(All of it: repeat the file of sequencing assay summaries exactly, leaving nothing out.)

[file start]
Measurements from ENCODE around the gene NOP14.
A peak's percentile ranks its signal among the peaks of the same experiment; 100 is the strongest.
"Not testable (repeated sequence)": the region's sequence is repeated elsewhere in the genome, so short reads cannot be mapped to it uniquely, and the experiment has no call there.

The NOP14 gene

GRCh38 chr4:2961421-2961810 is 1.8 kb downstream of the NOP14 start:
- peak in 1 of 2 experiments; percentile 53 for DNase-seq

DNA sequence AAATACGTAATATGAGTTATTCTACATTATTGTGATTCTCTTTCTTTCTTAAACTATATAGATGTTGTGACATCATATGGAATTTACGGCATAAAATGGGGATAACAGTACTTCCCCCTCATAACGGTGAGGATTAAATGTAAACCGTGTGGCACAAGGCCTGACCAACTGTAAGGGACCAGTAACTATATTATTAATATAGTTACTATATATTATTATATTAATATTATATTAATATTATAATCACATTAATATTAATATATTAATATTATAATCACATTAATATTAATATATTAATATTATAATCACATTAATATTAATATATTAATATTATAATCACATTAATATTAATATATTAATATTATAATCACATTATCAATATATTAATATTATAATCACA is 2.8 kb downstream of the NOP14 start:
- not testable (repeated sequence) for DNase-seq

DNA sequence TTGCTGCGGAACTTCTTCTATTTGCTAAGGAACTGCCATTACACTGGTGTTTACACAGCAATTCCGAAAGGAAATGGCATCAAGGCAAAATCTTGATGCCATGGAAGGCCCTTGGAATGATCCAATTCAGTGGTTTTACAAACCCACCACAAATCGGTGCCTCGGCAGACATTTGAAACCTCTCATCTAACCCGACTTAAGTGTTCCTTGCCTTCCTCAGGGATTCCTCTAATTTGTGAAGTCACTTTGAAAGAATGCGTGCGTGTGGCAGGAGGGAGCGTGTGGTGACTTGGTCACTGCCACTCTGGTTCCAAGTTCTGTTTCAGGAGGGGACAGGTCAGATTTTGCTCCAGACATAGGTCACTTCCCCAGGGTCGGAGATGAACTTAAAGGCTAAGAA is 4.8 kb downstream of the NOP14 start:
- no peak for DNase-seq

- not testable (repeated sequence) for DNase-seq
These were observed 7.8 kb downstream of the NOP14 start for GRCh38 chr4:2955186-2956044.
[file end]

Measurements from ENCODE around the gene NOP14.
A peak's percentile ranks its signal among the peaks of the same experiment; 100 is the strongest.
"Not testable (repeated sequence)": the region's sequence is repeated elsewhere in the genome, so short reads cannot be mapped to it uniquely, and the experiment has no call there.

The NOP14 gene

GRCh38 chr4:2961421-2961810 is 1.8 kb downstream of the NOP14 start:
- peak in 1 of 2 experiments; percentile 53 for DNase-seq

DNA sequence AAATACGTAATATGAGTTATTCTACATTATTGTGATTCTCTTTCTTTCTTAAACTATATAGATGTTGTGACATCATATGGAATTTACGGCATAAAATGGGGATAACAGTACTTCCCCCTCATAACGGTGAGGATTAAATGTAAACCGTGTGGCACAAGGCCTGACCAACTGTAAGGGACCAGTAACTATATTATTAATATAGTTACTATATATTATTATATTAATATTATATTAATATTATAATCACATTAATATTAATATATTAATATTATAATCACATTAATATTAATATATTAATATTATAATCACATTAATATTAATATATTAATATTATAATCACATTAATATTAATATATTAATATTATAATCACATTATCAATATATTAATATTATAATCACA is 2.8 kb downstream of the NOP14 start:
- not testable (repeated sequence) for DNase-seq

DNA sequence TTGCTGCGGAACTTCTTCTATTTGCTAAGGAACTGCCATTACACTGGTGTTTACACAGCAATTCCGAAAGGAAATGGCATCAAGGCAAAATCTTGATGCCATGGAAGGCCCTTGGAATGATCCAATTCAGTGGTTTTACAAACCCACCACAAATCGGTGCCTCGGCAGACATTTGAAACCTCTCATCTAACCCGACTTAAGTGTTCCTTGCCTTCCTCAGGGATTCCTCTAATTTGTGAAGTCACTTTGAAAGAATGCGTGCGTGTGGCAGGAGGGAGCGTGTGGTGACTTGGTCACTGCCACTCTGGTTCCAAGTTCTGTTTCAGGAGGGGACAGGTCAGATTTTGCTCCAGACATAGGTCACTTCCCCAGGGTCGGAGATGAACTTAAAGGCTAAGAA is 4.8 kb downstream of the NOP14 start:
- no peak for DNase-seq

- not testable (repeated sequence) for DNase-seq
These were observed 7.8 kb downstream of the NOP14 start for GRCh38 chr4:2955186-2956044.